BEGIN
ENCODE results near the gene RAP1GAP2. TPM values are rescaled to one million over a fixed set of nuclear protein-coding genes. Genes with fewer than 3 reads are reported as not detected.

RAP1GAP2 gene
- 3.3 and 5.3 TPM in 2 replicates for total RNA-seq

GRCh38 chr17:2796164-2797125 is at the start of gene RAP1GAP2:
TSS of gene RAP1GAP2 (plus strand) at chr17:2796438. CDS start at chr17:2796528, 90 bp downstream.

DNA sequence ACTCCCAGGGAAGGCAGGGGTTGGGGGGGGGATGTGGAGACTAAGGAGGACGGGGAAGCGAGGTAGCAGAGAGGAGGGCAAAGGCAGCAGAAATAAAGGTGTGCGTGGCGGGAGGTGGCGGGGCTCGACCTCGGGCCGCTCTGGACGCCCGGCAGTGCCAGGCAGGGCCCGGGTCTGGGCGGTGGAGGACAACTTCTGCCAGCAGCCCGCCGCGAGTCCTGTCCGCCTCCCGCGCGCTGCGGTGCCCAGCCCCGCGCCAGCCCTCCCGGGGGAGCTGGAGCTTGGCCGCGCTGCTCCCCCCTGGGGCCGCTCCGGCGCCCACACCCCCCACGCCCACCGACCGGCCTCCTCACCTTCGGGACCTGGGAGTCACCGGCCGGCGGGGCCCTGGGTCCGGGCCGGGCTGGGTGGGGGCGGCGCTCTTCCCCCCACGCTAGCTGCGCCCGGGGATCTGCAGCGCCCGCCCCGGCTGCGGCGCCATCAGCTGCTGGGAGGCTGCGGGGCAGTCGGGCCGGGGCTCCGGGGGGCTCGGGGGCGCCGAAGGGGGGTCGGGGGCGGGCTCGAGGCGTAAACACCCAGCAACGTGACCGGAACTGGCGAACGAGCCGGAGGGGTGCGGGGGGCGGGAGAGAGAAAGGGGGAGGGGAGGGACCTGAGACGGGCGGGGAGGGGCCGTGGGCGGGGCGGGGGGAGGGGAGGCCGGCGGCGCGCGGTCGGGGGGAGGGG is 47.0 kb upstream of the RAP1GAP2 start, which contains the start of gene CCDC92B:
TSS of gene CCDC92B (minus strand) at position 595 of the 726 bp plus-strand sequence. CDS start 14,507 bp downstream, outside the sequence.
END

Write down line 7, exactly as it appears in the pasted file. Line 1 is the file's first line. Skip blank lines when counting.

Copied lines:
TSS of gene CCDC92B (minus strand) at position 595 of the 726 bp plus-strand sequence. CDS start 14,507 bp downstream, outside the sequence.